Last Tuesday, March 10, The Markle Foundation Task Force on National Security in the Information Age released a report titled: Nation At Risk: Policy Makers Need Better Information to Protect the Country. (PDF here)
Members of the Task Force who prepared this report included: William Crowell, Bryan Cunningham, Jim Dempsey, John Gordon, Slade Gorton, Jeff Jonas (me!), Judith Miller, Jeffrey Smith, Abraham Sofaer, Rick White, and Richard Wilhelm.
We made the following five recommendations, calling for the accelerated creation of an information sharing framework:
1. Reaffirm Information Sharing as a Top Priority
2. Make Government Information Discoverable and Accessible to Authorized Users by Increasing the Use of Commercially Available Off-the-Shelf Technology
3. Enhance Security and Privacy Protections to Match the Increased Power of Shared Information
4. Transform the Information Sharing Culture with Metrics and Incentives
5. Empower Users to Drive Information Sharing by Forming Communities of Interest
The report is relatively short and to the point, just 27 pages long. It includes a handy four page appendix summarizing all of the recommendations (pages 22-25).
Here are a few elements I would like to bring to the attention of my readers:
Recommendation 2 speaks to "Discoverability." Our Task Force built on our earlier recommendations (in prior reports) to use data indices – much like the card catalog at the library. Using indices, users can locate data in the enterprise and if qualified for authorized use, they can limit access to the records of relevance. Notably, this model means less data is being transferred around, therefore less data must be kept in synch. The risk of unintended disclosure is mitigated to a degree because fewer copies of data are being made. In short, indices allow users to locate just what they need and no more.
In recommendation 3, the Task Force makes a number of specific security and privacy recommendations. One of my favorite examples is:
"… including implementation of real-time audits of user compliance and behavior and immutable audit logs that record how a system has been used …"
These Immutable Audit Logs are clever little inventions that allow oversight and accountability groups to see exactly how a system has been used. Even a system administrator cannot secretly change the past by altering the log. Imaging every time someone peeks into the card catalog whether they find something, or not, this is recorded in an indelible manner. What cards they saw, what books they looked at, and so on … all accounted for with no way to hide the facts.
The use of the term "metrics" in recommendation 4 is also worth special mention. One such metric the Task Force would like to see is reporting what percent of a system’s information is discoverable i.e., percentage of records that have corresponding cards in the card catalog. Case in point; what is the value of a book on the shelf at the library if there is no related card in the catalog?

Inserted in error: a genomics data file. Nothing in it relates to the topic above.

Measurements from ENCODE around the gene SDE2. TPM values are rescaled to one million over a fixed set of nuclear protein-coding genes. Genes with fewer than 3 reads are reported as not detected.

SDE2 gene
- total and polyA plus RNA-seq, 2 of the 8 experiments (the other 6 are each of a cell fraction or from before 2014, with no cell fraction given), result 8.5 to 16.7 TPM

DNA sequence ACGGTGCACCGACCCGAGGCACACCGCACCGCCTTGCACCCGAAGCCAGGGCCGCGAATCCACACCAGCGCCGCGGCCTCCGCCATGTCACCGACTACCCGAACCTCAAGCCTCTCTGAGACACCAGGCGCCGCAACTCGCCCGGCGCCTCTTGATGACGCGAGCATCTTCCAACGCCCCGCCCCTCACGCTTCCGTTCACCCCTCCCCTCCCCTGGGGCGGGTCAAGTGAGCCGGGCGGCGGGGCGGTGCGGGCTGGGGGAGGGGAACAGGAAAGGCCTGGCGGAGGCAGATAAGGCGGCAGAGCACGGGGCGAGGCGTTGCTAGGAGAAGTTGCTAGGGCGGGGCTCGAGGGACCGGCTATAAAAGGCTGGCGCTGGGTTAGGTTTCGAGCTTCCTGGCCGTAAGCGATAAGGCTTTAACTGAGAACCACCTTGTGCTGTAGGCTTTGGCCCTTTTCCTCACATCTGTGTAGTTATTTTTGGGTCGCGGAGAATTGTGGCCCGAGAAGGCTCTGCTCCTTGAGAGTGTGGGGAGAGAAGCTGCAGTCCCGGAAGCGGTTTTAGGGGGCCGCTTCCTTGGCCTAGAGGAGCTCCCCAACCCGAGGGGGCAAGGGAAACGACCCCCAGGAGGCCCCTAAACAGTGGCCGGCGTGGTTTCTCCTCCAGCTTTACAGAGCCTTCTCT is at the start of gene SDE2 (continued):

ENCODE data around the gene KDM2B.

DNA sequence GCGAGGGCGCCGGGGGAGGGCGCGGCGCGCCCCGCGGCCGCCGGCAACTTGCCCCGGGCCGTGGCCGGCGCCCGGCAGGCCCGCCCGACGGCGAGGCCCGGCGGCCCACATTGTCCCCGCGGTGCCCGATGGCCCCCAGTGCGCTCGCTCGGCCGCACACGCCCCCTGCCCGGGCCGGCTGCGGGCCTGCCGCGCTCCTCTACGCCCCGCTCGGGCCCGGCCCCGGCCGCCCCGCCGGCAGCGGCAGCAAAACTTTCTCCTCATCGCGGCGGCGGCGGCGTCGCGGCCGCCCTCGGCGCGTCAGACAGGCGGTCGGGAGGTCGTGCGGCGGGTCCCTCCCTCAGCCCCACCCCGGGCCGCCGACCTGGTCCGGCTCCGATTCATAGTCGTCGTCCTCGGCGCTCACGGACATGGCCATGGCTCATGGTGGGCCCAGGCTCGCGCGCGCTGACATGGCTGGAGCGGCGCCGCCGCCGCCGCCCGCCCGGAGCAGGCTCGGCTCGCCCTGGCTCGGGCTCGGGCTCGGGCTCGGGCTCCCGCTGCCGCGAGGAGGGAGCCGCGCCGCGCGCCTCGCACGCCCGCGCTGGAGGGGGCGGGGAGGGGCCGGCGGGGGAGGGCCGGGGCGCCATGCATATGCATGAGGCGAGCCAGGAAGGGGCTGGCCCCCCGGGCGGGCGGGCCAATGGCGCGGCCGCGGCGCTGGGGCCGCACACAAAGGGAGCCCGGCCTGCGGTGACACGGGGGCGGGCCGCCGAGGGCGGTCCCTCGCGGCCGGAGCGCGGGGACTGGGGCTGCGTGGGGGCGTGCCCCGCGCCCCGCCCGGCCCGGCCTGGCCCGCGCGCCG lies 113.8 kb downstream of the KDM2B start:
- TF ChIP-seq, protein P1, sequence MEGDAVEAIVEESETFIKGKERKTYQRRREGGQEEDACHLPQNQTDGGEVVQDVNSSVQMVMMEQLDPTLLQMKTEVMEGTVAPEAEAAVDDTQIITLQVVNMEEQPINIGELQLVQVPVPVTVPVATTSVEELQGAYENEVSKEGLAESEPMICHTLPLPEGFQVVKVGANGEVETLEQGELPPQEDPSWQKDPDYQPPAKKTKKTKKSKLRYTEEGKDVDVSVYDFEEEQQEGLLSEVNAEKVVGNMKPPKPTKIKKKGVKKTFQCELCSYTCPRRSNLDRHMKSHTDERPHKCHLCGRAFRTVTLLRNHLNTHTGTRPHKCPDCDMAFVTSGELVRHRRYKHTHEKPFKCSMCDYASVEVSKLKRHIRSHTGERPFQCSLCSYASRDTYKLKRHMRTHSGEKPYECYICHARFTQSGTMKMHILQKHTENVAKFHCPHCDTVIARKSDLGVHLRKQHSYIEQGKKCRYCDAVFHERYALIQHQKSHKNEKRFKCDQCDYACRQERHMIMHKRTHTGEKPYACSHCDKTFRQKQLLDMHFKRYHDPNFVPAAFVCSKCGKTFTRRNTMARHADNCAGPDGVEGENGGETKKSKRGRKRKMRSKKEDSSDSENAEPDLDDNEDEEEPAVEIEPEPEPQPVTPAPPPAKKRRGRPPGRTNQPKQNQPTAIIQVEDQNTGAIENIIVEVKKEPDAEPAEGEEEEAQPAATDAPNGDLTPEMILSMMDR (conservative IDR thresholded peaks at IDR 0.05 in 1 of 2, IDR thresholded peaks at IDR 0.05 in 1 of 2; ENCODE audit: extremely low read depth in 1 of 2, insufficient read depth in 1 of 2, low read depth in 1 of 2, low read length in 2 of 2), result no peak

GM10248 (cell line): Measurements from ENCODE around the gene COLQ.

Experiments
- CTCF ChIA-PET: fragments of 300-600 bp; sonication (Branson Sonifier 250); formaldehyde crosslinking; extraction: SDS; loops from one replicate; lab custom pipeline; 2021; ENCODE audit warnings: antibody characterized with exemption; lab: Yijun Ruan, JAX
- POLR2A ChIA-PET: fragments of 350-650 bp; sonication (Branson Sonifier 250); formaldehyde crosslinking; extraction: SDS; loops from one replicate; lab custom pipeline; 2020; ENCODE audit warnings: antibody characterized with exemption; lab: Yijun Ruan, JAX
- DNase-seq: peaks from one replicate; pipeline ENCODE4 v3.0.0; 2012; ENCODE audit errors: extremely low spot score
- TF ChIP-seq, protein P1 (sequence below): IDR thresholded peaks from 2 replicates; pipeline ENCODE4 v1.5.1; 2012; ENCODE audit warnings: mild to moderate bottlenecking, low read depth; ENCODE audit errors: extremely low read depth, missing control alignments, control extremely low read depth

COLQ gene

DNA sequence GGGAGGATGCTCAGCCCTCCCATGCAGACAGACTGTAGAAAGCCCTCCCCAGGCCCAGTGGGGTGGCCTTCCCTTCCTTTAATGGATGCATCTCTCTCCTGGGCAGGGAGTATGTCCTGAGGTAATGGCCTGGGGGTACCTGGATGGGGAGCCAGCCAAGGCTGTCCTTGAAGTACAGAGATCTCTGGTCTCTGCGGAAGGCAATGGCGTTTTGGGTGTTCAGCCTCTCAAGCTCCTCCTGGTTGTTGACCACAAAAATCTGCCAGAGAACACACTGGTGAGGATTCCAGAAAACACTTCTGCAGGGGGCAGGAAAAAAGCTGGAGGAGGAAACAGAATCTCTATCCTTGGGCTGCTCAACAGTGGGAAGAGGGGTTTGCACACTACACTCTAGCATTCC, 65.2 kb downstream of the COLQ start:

Finally, as indices are going to be the way information sharing gets accomplished … in my opinion, the essential policy debate must immediately begin considering the following:
1. How many indices? There are benefits for fewer. And there are different benefits for more. One index for law enforcement and one for intelligence? Or, one index for foreign collections and another for open source? One index, 20 indices, or 100?
2. Where will these indices physically reside? At Google? (Note: Google is an index already used for open source).
3. Which key attributes will be placed in the index? While the library uses subject, title and author … maybe one index will need to contain who, what, where, when.
4. How much latency between data changes in source systems and their corresponding change in the index? For example, if a watch list record is deleted in a source system, what is the maximum amount of time one would want to wait until the same record is redacted from the card catalog?
5. When a user searches the card catalog, who do you notify when an index card is found?
a. Only the inquirer?
b. Only the owner?
d. Neither, only a third party is notified?
e. No one can be told?
6. When there is any notification, what information is revealed about the index card to the inquirer and/or data owner?
a. All the attributes related to the index card?
b. Some of the other attributes on the card (e.g., search author and see title)?
c. No other attributes are revealed?
d. The custodian organization of the data record?
e. The custodian source system of the record?
f. The actual record number used to identify this piece of data in the source system?
g. The user, if any, associated with this record, e.g., the analyst’s name and phone number?
7. When there is a notification to a data owner, what information is revealed about the inquirer?
a. All the attributes related to the search?
b. Some of the other attributes on the search?
c. No other attributes are revealed?
d. The inquirer’s organization?
e. The inquirer’s source system?
f. The actual session number used to initiate the inquirer’s search?
g. The inquirer’s name and phone number?
8. What user audit standards and processes will be required to ensure the system is being used in accordance with law and policy?
9. What metrics will be kept and who can see which metrics?